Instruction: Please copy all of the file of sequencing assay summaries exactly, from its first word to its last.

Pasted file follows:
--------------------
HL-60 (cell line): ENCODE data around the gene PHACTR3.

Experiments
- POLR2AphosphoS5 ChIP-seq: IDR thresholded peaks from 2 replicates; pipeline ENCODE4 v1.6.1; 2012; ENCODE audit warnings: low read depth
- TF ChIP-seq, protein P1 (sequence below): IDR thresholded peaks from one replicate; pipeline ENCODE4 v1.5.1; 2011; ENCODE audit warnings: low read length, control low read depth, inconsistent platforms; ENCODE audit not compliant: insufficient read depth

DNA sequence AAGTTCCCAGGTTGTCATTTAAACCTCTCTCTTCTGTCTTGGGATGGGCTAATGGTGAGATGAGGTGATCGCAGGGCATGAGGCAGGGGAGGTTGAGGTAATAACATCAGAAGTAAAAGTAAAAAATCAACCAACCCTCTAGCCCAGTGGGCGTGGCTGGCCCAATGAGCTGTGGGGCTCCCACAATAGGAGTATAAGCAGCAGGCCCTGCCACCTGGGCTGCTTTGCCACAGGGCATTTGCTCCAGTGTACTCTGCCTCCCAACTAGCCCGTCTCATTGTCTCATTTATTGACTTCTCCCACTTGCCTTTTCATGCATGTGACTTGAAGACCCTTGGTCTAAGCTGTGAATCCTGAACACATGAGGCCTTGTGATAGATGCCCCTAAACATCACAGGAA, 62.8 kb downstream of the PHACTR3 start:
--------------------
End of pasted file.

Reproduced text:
HL-60 (cell line): ENCODE data around the gene PHACTR3.

Experiments
- POLR2AphosphoS5 ChIP-seq: IDR thresholded peaks from 2 replicates; pipeline ENCODE4 v1.6.1; 2012; ENCODE audit warnings: low read depth
- TF ChIP-seq, protein P1 (sequence below): IDR thresholded peaks from one replicate; pipeline ENCODE4 v1.5.1; 2011; ENCODE audit warnings: low read length, control low read depth, inconsistent platforms; ENCODE audit not compliant: insufficient read depth

DNA sequence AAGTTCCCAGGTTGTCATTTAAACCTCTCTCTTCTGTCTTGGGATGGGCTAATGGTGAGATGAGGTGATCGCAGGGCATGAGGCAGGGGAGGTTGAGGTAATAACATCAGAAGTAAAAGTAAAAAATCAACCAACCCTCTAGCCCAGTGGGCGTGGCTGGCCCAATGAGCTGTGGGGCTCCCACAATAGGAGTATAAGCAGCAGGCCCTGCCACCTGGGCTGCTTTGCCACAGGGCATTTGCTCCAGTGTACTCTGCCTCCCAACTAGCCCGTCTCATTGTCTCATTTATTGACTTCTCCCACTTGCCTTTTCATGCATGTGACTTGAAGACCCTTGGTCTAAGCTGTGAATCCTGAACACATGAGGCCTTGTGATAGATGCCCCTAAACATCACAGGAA, 62.8 kb downstream of the PHACTR3 start: